The reason, say biologists, for bringing the vultures to the brink of extinction in South Asia mainly to the extensive use of diclofenac in treating cattle. Vultures that consumed the carcass of animals treated with diclofenac died with symptoms of kidney failure.
The Indian government banned its veterinary use in 2006, and although this was a crucial step, it has not been fully effective, and there are also now other vulture-toxic drugs in use, warn scientists.
Chris Bowden of the Royal Society for the Protection of Birds, who has been coordinating the programme in South Asia, told IANS on phone: “This release shows we are moving to a new phase in this extraordinary story — and even though the careful monitoring results within 100 km, which includes five neighbouring states, have shown that diclofenac levels have declined since the national ban was declared 14 years ago”
“But unfortunately,” he warned, “it also shows there are still significant and alarming amounts of the drug out there, and so this release is a very important trial”.
BNHS scientist Prakash said, “If there is no toxicity-related death of these eight birds in two years, then we will go for release of 20-25 birds each year.”
“We are planning to introduce 100 pairs each of the three species of white-backed, long-billed and slender-billed in the wild in the next 10 years. Before that, findings from the first released batch will be crucial in the future programmes.”
The long-billed and slender-billed vultures will be released in Madhya Pradesh and Assam respectively.
Prior to this release, two captive Himalayan griffon vultures were released in the wild in June 2016 from the Pinjore centre on an experimental basis.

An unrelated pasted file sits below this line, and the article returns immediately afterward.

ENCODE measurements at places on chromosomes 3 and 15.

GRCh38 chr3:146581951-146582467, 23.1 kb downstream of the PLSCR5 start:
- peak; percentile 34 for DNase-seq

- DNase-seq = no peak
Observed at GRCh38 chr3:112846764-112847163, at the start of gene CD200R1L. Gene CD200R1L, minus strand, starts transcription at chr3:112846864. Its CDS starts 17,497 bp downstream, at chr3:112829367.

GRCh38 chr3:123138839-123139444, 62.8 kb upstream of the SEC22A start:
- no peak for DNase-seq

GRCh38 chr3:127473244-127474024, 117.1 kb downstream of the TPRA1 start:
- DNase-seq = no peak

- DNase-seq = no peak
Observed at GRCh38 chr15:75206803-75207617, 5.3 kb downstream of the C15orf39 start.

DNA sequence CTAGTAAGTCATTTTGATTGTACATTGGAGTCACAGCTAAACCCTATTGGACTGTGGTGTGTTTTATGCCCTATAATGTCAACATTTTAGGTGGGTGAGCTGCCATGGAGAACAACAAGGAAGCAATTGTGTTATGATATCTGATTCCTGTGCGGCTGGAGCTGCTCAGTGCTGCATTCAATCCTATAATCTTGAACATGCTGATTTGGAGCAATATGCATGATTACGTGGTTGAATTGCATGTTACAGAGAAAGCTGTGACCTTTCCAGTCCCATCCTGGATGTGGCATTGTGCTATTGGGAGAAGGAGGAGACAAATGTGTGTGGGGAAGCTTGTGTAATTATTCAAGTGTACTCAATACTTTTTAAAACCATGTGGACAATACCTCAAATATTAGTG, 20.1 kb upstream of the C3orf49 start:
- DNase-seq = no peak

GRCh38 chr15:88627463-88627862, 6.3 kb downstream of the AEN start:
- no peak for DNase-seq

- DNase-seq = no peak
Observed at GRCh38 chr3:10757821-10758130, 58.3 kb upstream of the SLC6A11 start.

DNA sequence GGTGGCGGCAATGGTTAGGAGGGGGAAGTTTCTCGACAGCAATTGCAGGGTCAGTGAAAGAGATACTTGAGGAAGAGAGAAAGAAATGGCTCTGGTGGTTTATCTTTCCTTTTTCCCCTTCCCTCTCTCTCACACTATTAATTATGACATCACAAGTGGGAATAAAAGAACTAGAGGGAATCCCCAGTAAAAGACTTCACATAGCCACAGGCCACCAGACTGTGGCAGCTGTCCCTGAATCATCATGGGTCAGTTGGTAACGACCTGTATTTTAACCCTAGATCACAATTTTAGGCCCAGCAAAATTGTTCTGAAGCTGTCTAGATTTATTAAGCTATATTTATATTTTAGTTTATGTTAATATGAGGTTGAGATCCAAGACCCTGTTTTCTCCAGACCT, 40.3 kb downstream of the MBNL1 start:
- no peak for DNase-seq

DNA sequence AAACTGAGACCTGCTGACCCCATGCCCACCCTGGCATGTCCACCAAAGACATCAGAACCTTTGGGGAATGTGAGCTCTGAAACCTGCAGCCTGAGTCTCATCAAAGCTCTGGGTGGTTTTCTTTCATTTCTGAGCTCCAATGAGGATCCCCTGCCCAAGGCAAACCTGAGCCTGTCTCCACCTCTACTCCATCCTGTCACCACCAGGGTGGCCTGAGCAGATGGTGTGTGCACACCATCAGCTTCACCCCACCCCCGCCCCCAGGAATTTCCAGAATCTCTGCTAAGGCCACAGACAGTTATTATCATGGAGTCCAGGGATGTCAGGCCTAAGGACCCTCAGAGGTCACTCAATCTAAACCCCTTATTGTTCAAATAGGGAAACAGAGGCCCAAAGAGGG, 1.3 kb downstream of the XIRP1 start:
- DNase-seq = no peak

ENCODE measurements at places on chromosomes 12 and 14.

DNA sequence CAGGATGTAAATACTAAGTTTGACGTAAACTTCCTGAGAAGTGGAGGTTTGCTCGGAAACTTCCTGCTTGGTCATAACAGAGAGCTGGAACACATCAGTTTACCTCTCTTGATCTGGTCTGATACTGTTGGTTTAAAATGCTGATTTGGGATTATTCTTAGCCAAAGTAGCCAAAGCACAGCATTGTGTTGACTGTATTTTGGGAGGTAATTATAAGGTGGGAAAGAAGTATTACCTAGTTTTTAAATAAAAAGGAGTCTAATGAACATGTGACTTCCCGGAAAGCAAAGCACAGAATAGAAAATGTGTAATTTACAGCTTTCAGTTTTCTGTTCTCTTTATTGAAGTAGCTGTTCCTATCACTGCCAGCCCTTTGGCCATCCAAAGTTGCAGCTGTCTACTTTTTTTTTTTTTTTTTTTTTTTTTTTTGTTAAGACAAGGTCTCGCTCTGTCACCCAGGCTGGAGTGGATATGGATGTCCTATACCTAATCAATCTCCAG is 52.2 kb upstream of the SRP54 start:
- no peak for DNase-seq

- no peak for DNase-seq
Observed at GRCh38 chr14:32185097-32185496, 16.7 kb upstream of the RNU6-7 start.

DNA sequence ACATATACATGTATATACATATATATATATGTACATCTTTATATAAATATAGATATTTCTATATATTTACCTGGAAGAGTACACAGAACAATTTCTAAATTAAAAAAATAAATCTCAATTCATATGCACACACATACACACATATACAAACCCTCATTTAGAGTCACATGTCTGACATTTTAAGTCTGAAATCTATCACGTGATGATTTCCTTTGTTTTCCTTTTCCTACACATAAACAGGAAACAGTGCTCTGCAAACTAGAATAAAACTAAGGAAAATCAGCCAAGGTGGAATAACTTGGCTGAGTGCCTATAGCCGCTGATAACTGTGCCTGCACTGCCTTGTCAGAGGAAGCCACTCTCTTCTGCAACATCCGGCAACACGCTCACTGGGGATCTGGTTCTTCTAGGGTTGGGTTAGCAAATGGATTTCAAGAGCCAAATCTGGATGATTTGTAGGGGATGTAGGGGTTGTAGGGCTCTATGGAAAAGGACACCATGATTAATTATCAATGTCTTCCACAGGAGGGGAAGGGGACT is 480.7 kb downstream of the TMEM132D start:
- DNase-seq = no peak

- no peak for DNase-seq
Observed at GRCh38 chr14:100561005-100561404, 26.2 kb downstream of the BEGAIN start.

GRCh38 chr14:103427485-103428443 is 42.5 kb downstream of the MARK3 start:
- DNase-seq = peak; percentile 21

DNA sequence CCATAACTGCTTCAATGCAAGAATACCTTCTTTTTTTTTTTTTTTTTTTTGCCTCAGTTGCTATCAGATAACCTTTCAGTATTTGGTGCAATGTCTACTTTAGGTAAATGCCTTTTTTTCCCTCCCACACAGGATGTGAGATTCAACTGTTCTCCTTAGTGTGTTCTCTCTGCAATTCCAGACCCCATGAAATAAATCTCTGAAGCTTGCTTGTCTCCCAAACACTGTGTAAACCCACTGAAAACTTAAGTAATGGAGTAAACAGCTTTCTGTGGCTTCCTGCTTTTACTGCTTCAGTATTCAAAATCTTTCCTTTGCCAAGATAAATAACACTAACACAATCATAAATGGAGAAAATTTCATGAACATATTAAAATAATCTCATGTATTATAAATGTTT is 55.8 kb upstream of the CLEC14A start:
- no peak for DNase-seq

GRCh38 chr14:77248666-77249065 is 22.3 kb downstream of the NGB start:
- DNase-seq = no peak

Both birds were wing-tagged and leg-ringed for identification, but not tagged with satellite transmitters.
This release is a preliminary test of Asia’s first Gyps Vulture Reintroduction Programme under which the captive-bred birds are to be introduced in the wild, and has been helpful in developing plans for these more significant and endangered birds.
An elated Bowden added: “The Pinjore centre has become the focal point for vulture conservation in Asia, having played a key role in a timely manner for establishing captive populations of vultures, and indeed the detection of the main culprit diclofenac and other drugs.”
“The safety-testing of other drugs like nimesulide by the Indian Veterinary Research Institute with the BNHS there is yet another crucial element which urgently needs to speed up.
“We really hope these released birds will survive, but there is a lot more to do to ensure their environment is safe. For example one further drug, Aceclofenac, which is still in legal veterinary use, has been scientifically demonstrated to convert immediately to diclofenac in cattle, so poses the same threat to vultures, and although earlier steps to ban this were underway, but have not yet resulted in action.”
“But let’s at least celebrate this step today and monitor how the birds fare with great interest,” Bowden added.